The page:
Another New York Gambling Expansion Might Be Coming Soon

Written By Derek Helling on December 6, 2021

For New York State Senator Joseph Addabbo, the third time might prove the charm. As the year comes to a close, he’s once again pushing for New York gambling expansion that would among other things let off-track betting sites and sports stadiums take part in legal sports betting on a deeper level.

Addabbo has been one of the most vocal proponents of gambling expansion on many levels over the past few years. With part of his desires already realized, he’s now going for the gusto.

Addabbo looking for more New York gambling expansion

For most New Yorkers, there are three pertinent parts to Addabbo’s most recent bill, S7536. Two of those facets pertain to sports betting directly. One of those could be a bigger deal for sports fans in NY.

If it becomes law in its current form, the bill would allow qualifying sporting venues in the state to host betting lounges with kiosks for wagering inside them. Among the venues that would qualify are places like:

  • Barclays Center
  • Madison Square Garden
  • Yankee Stadium

Partnerships that could make these spaces a reality already exist to some extent. The New York Knicks have existing partnerships with both BetMGM and Caesars, for example. The Brooklyn Nets and New York Liberty count FanDuel among their sponsors as well.

That isn’t all Addabbo’s bill would do as far as sports betting goes, however. OTBs and VLT rooms in the state could also add sports betting kiosks. Addabbo spoke about his grand design for sports betting in New York.

“Our initial vision that (former) Gov. [Andrew] Cuomo didn’t quite care for was rolling out, over two or three years, racetracks, OTBs, stadiums, arenas, and kiosks,” Addabbo stated. “I still want to do that. And hopefully, I can get to work with Gov. [Kathy] Hochul and see that we can expand mobile sports betting to what it really should be in our state.”

2022 could see culmination of Addabbo’s dreams

For Addabbo, it’s probably so close now that he can taste it. This represents the third consecutive year that he has attempted to bring gambling expansion along these lines to bear in NY.

In 2019, he pushed a bill with many of the same elements but a shortened legislative session plus resistance from Cuomo lead to its defeat. Last year, gambling expansion took a backseat to COVID-19 pandemic issues and Cuomo remained obstinate.

This year, Cuomo got his way with mobile sports betting, taking a form that was in many ways different from Addabbo’s course. In his bills, online wagering would have run through the state’s brick-and-mortar gambling facilities instead of being administered by the state.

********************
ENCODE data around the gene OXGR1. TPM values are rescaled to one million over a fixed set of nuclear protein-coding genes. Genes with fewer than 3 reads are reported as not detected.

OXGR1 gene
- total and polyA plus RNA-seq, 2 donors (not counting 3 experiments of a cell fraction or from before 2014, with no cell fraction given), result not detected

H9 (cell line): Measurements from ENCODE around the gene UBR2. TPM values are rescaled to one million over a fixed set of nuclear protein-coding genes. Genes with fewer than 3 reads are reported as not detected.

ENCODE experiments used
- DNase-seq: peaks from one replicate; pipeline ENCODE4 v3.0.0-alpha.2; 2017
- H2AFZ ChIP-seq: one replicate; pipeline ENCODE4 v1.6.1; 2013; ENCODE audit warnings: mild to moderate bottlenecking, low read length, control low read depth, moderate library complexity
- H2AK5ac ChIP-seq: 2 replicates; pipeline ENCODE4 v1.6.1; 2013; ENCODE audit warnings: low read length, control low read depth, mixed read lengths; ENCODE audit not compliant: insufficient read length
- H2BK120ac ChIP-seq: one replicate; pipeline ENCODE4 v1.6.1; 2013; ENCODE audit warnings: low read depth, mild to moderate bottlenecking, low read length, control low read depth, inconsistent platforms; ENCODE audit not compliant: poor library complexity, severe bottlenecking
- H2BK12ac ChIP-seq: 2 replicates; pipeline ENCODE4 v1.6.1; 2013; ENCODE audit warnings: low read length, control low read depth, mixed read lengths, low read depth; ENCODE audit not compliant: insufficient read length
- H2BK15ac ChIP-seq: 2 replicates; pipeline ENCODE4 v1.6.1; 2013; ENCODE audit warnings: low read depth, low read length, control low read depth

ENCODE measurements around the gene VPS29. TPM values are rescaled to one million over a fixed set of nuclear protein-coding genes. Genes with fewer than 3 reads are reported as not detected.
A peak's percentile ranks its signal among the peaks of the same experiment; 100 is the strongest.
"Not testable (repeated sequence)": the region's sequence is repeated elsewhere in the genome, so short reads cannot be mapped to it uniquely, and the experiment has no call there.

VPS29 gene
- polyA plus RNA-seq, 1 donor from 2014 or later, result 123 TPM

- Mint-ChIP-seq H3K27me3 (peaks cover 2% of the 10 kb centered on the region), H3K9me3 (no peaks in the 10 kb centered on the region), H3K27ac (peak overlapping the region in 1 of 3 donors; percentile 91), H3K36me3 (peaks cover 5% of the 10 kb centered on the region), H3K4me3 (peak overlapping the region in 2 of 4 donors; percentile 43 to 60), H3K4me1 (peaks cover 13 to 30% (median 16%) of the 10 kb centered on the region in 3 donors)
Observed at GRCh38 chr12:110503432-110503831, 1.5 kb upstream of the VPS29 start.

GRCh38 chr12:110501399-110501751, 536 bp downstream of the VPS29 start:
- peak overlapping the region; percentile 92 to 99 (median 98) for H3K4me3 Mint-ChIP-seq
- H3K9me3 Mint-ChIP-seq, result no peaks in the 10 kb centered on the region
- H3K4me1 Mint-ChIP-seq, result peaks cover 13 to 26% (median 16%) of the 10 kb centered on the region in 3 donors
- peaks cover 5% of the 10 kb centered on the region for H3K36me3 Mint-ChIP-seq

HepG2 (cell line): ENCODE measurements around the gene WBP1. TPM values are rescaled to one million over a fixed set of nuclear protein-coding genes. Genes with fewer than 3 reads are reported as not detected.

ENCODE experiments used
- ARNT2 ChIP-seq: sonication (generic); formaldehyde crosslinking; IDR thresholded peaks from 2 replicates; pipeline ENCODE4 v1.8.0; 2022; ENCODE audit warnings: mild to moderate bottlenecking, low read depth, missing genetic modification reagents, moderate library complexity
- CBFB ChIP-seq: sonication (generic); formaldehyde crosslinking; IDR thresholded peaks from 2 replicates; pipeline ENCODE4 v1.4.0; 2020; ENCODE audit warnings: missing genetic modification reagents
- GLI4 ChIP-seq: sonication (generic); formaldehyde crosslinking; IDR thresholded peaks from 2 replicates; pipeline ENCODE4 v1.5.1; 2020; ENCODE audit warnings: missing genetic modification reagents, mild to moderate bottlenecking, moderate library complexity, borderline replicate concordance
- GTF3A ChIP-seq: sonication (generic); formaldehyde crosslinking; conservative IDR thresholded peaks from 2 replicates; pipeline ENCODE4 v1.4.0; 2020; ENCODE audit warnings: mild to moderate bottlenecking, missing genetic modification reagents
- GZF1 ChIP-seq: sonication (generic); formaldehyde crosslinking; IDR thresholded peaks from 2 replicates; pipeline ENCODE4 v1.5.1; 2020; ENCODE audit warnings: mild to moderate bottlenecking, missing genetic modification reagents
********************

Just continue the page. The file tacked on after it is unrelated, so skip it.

That new law also doesn’t allow for an expansion of wagering on horse races that Addabbo would like to see either. While giving racetracks in the state the option to offer sports betting is one pathway to improving their viability, Addabbo has something bigger up his sleeve.

Fixed-odds horse racing could be coming to NY

In a way, Addabbo simply wants to give all licensed gambling operators in NY the option to offer it all. In his bill, New York would become just the second state in which racebooks and sportsbooks can offer fixed odds on horse races. Currently, New Jersey is the only place where such markets are expressly legal. In all other states where betting on horse racing is either effectively or expressly legal, only pari-mutuel wagering is allowed.

Despite its legality in NJ, few of the sportsbook brands offer such markets there. BetMGM, for example, has a separate product available under its banner instead of integrating horse racing wagers into its sportsbook.

The bigger play for racetracks might be housing betting kiosks, making them more of a destination for gamblers. New York is home to four well-known tracks including Belmont and Saratoga Downs.

Currently, it’s uncertain how much support Addabbo’s bill has in either chamber of the NY legislature or with Gov. Hochul. If it fails to progress yet this year, 2022 might present a better opportunity. That would leave just one item on Addabbo’s probable wish list.

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What about downstate casinos?

The other thing that Addabbo has pushed for through the years is an accelerated timeline on downstate commercial casinos. Currently, the earliest the state could award any licenses is 2023.

That would likely mean a casino somewhere in the New York City metro, for example, probably wouldn’t open its doors until 2025. Addabbo wants to see a legislative fix to move up the licensing window.

That isn’t part of this bill right now. If he gets confident, perhaps an amendment might add such a provision. It’s possible that some downstate casinos could be open quicker, as current Class II facilities like Empire City Casino in Yonkers might get Class III licenses and a renovation wouldn’t take as long as new construction.

If Addabbo gets his way, more New York gambling expansion is on its way. To whatever extent he is successful, gaming in NY could look very different starting next year.

Photo by Dennis W Donohue / Shutterstock
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Derek Helling

Derek Helling is a lead writer for PlayUSA and the manager of BetHer. He is a 2013 graduate of the University of Iowa and covers the intersections of sports with business and the law.

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